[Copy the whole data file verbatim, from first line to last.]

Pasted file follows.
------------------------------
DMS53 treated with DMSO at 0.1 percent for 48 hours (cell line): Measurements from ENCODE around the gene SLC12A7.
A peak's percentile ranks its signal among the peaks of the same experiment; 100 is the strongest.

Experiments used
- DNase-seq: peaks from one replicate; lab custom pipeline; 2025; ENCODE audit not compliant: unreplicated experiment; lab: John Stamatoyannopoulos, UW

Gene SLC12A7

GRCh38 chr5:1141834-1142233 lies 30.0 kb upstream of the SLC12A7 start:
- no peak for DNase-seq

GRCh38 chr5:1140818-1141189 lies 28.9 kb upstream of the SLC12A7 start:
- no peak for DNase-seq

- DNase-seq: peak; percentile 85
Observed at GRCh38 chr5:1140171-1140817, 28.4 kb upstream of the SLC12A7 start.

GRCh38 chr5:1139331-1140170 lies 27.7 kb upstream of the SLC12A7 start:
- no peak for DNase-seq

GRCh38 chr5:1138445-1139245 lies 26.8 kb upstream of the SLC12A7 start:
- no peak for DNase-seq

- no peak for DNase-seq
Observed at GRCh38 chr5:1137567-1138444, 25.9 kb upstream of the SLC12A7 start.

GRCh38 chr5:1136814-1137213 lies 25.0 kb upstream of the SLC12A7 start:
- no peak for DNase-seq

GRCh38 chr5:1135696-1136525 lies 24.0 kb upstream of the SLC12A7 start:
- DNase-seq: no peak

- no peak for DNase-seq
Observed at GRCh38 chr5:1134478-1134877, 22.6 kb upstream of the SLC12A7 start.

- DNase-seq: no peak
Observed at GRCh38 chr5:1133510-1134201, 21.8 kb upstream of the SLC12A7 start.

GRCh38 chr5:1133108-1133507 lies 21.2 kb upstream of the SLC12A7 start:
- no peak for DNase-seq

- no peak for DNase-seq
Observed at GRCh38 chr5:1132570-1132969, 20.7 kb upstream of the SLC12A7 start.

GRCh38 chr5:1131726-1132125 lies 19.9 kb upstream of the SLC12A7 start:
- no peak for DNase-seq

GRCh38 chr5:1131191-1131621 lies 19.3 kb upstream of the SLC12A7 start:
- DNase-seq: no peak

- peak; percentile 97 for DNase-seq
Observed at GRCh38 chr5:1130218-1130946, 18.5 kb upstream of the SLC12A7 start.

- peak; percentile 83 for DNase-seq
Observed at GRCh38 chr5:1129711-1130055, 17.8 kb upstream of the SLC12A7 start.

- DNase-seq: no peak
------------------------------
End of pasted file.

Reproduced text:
DMS53 treated with DMSO at 0.1 percent for 48 hours (cell line): Measurements from ENCODE around the gene SLC12A7.
A peak's percentile ranks its signal among the peaks of the same experiment; 100 is the strongest.

Experiments used
- DNase-seq: peaks from one replicate; lab custom pipeline; 2025; ENCODE audit not compliant: unreplicated experiment; lab: John Stamatoyannopoulos, UW

Gene SLC12A7

GRCh38 chr5:1141834-1142233 lies 30.0 kb upstream of the SLC12A7 start:
- no peak for DNase-seq

GRCh38 chr5:1140818-1141189 lies 28.9 kb upstream of the SLC12A7 start:
- no peak for DNase-seq

- DNase-seq: peak; percentile 85
Observed at GRCh38 chr5:1140171-1140817, 28.4 kb upstream of the SLC12A7 start.

GRCh38 chr5:1139331-1140170 lies 27.7 kb upstream of the SLC12A7 start:
- no peak for DNase-seq

GRCh38 chr5:1138445-1139245 lies 26.8 kb upstream of the SLC12A7 start:
- no peak for DNase-seq

- no peak for DNase-seq
Observed at GRCh38 chr5:1137567-1138444, 25.9 kb upstream of the SLC12A7 start.

GRCh38 chr5:1136814-1137213 lies 25.0 kb upstream of the SLC12A7 start:
- no peak for DNase-seq

GRCh38 chr5:1135696-1136525 lies 24.0 kb upstream of the SLC12A7 start:
- DNase-seq: no peak

- no peak for DNase-seq
Observed at GRCh38 chr5:1134478-1134877, 22.6 kb upstream of the SLC12A7 start.

- DNase-seq: no peak
Observed at GRCh38 chr5:1133510-1134201, 21.8 kb upstream of the SLC12A7 start.

GRCh38 chr5:1133108-1133507 lies 21.2 kb upstream of the SLC12A7 start:
- no peak for DNase-seq

- no peak for DNase-seq
Observed at GRCh38 chr5:1132570-1132969, 20.7 kb upstream of the SLC12A7 start.

GRCh38 chr5:1131726-1132125 lies 19.9 kb upstream of the SLC12A7 start:
- no peak for DNase-seq

GRCh38 chr5:1131191-1131621 lies 19.3 kb upstream of the SLC12A7 start:
- DNase-seq: no peak

- peak; percentile 97 for DNase-seq
Observed at GRCh38 chr5:1130218-1130946, 18.5 kb upstream of the SLC12A7 start.

- peak; percentile 83 for DNase-seq
Observed at GRCh38 chr5:1129711-1130055, 17.8 kb upstream of the SLC12A7 start.

- DNase-seq: no peak